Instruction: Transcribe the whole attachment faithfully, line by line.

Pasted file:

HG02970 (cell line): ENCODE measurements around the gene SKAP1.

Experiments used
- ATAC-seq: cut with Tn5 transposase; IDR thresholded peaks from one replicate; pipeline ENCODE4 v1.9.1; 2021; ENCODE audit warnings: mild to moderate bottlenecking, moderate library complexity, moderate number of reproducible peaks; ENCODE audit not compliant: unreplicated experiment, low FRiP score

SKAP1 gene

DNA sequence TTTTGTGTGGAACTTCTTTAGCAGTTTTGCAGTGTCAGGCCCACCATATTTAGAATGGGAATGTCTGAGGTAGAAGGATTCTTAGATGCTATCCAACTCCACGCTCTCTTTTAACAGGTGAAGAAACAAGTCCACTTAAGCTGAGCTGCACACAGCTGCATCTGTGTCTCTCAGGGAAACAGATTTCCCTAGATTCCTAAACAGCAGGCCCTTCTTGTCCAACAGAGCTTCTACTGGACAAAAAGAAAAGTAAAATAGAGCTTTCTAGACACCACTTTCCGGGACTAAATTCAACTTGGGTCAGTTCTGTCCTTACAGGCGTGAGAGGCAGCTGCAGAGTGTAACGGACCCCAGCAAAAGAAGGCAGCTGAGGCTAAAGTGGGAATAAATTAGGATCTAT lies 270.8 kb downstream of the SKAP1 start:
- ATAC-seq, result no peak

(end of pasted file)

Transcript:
HG02970 (cell line): ENCODE measurements around the gene SKAP1.

Experiments used
- ATAC-seq: cut with Tn5 transposase; IDR thresholded peaks from one replicate; pipeline ENCODE4 v1.9.1; 2021; ENCODE audit warnings: mild to moderate bottlenecking, moderate library complexity, moderate number of reproducible peaks; ENCODE audit not compliant: unreplicated experiment, low FRiP score

SKAP1 gene

DNA sequence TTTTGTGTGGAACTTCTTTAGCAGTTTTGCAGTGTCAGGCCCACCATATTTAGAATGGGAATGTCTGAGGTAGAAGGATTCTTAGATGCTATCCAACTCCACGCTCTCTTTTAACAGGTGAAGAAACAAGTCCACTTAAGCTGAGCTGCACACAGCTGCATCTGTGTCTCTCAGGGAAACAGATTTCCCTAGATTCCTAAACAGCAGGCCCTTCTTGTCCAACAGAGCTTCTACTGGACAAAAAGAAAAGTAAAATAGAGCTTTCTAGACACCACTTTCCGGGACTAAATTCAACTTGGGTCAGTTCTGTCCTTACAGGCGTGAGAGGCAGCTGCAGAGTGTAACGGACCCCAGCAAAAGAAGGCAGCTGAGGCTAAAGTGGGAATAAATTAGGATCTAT lies 270.8 kb downstream of the SKAP1 start:
- ATAC-seq, result no peak